Ashura mourning used to take place in Istanbul, the heart of the capital of the Sunni Caliphate Ottoman Empire, which shows the level of religious tolerance of Ottoman-Turkish authorities who allowed the Shiite Ashura ceremonies to be celebrated by the Iranian community in the streets of ancient Constantinople. In Turkey, the Day of Ashura is still widely celebrated at historical sites.
Georgia Maxwell, whose son had worked at the British Embassy in Istanbul back in 1893, was invited to an Ashura ceremony in Istanbul by then-Iranian ambassador, sharing her observations and astonishment in her book, "Letters from Constantinople" in the section on Hassan and Hussein: "We wondered why we had been told that only people of strong nerves should attend this celebration. Came the men with the swords, cutting themselves, particularly their heads, in good earnest, so that one had to stand back to avoid the blood which spurted forth in all directions. Soon their white shirts were crimson with blood, their heads looked as if covered with a red fez, and the pavement was running with blood and yet these people marched on as if on parade."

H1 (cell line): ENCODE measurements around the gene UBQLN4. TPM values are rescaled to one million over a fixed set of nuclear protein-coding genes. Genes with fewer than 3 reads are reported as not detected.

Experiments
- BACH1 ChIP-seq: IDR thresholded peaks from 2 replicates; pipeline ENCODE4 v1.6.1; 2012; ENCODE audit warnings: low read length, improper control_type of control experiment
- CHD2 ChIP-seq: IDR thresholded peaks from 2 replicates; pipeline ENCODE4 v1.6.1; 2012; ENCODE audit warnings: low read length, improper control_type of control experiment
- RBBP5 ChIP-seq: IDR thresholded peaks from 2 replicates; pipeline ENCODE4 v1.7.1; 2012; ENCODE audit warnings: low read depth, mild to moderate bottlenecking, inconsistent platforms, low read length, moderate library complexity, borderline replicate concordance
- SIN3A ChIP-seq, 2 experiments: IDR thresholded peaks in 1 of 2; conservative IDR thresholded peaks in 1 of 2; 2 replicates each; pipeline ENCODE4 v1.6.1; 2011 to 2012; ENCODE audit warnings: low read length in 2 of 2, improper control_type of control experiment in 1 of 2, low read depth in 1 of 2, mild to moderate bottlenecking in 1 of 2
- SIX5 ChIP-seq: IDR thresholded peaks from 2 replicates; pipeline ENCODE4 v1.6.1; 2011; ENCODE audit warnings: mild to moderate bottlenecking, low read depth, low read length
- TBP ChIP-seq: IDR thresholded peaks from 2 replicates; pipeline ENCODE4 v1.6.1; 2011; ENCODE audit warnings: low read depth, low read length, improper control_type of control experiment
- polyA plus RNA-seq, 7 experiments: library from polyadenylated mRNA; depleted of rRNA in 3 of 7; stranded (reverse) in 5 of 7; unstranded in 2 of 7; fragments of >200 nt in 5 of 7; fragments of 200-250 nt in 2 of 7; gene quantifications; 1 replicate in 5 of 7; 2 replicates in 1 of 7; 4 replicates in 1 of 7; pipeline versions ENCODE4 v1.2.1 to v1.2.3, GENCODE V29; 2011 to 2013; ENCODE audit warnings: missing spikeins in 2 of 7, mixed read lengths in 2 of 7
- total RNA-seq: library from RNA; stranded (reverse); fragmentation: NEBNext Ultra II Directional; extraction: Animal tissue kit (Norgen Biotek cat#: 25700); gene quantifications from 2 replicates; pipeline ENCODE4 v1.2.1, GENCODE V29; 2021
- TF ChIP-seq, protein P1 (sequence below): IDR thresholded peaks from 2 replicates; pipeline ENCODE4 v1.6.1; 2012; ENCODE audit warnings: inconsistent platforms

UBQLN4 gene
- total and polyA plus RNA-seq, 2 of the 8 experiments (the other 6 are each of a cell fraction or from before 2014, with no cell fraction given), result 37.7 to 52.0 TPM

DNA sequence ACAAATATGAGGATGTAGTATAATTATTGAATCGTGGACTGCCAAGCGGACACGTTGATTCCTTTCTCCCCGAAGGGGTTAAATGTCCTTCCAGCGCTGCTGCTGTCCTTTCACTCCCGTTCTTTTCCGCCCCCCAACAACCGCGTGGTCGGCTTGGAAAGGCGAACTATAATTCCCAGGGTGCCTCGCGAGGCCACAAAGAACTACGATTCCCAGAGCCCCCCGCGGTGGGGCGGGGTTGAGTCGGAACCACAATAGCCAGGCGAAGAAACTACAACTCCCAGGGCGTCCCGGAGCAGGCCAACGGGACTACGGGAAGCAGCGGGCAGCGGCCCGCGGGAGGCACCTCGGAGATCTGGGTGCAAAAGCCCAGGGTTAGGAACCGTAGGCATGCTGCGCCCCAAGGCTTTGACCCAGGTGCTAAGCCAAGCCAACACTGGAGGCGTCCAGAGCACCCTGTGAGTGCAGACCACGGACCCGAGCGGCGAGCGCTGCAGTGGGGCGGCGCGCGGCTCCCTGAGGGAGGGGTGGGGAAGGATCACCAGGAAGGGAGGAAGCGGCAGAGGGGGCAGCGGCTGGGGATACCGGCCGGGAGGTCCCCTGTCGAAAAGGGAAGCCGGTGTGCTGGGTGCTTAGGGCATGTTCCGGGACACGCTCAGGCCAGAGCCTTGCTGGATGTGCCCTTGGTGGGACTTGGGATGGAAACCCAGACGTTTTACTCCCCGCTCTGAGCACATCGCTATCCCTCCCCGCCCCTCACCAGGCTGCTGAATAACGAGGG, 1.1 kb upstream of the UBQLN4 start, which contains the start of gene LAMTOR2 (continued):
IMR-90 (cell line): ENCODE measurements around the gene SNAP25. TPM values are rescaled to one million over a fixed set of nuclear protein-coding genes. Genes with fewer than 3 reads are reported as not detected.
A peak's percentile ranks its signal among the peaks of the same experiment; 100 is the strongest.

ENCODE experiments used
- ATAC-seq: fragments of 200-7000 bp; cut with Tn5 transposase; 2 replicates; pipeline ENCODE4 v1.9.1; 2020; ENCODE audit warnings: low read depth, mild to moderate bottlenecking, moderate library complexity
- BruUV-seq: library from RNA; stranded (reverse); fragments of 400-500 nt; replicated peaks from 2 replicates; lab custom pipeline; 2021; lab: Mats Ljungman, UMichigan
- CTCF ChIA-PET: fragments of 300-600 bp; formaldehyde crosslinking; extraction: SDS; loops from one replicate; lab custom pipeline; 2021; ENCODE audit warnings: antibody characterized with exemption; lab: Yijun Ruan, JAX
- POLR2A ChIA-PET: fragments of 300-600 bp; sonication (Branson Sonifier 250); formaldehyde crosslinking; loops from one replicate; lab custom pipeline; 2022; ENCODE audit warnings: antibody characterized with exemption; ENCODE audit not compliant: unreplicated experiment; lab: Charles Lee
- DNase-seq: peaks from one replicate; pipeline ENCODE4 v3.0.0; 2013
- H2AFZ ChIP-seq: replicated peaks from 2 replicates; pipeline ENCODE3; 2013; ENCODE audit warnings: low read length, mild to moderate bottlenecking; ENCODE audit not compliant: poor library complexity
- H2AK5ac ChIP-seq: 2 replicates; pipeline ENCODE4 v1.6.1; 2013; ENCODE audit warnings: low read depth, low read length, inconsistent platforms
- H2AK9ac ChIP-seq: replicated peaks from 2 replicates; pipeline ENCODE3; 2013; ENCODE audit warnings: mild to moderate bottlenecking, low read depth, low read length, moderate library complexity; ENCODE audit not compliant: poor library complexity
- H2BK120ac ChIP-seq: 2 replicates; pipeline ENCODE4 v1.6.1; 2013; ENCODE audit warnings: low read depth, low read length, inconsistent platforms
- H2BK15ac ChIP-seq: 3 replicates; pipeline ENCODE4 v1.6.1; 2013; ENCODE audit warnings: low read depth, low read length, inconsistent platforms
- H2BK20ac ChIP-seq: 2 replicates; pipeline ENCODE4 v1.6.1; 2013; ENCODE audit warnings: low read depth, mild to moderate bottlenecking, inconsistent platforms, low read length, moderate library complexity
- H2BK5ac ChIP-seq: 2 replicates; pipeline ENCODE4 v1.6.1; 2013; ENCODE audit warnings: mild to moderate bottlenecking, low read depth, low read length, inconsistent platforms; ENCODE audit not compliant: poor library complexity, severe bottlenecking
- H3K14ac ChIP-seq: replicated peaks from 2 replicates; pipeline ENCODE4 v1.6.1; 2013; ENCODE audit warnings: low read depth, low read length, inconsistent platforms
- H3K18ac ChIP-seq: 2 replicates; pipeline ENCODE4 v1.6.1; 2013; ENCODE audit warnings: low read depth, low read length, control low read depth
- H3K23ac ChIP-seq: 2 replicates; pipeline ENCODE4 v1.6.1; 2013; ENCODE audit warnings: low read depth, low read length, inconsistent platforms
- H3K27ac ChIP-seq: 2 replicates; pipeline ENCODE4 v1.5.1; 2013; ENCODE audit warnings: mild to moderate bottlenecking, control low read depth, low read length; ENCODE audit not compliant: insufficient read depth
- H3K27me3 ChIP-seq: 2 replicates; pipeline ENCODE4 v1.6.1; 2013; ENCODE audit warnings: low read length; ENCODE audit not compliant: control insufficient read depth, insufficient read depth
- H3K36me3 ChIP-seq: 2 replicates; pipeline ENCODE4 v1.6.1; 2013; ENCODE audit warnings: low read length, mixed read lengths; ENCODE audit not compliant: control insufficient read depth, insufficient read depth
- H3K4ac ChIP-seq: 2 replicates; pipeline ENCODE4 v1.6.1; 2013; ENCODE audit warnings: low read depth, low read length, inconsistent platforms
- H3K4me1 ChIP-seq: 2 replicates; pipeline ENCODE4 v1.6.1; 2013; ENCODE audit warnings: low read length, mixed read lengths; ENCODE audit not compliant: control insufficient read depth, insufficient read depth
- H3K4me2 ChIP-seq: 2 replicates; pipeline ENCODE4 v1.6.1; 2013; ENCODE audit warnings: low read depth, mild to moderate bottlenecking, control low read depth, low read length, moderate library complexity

The most significant Ashura mourning takes place in Istanbul organized by the Jafari community of Shiite Muslims. They dress in all black with their hands chained in a symbol of suffering for Hussein. The ceremonies in recent times are less bloody compared to the past and Jafari locals nowadays choose to donate their blood to the Turkish Red Crescent to save lives rather than to let it go to waste.
Ashura is also celebrated by Alevis, or followers of Ali - Prophet Muhammad's son-in-law - in Turkey. Alevis differ from Shiites in that they observe fasting during the first 12 days of Muharram. They don't use knives, drink water from glasses or eat meat while fasting during this time. On the 13th day, they cook ashura and distribute it to everyone regardless of whether they are Sunni or Shiite. It is also told that according to the Bektashi tradition there are two types of ashura. The first one is Ashura of Safar (the second month) and the Ashura of Muharram. While the Ashura of Muharram was to commemorate the martyrdom of Hussein, the Ashura of Safar was cooked to celebrate Zainal Abidin's survival from Karbala and the continuation of Prophet Muhammad's descent.
Ashura is like a medal, on one side there is sorrow, on the other there is joy. However, the most important duty for Muslims all around the world is to carry this medal conscientious of its beautiful variety which represents the variety on Noah's Ark, rather than using it as a flaming tool for sectarian conflict. May God bring peace and unity to all humankind for the sake of Muharram.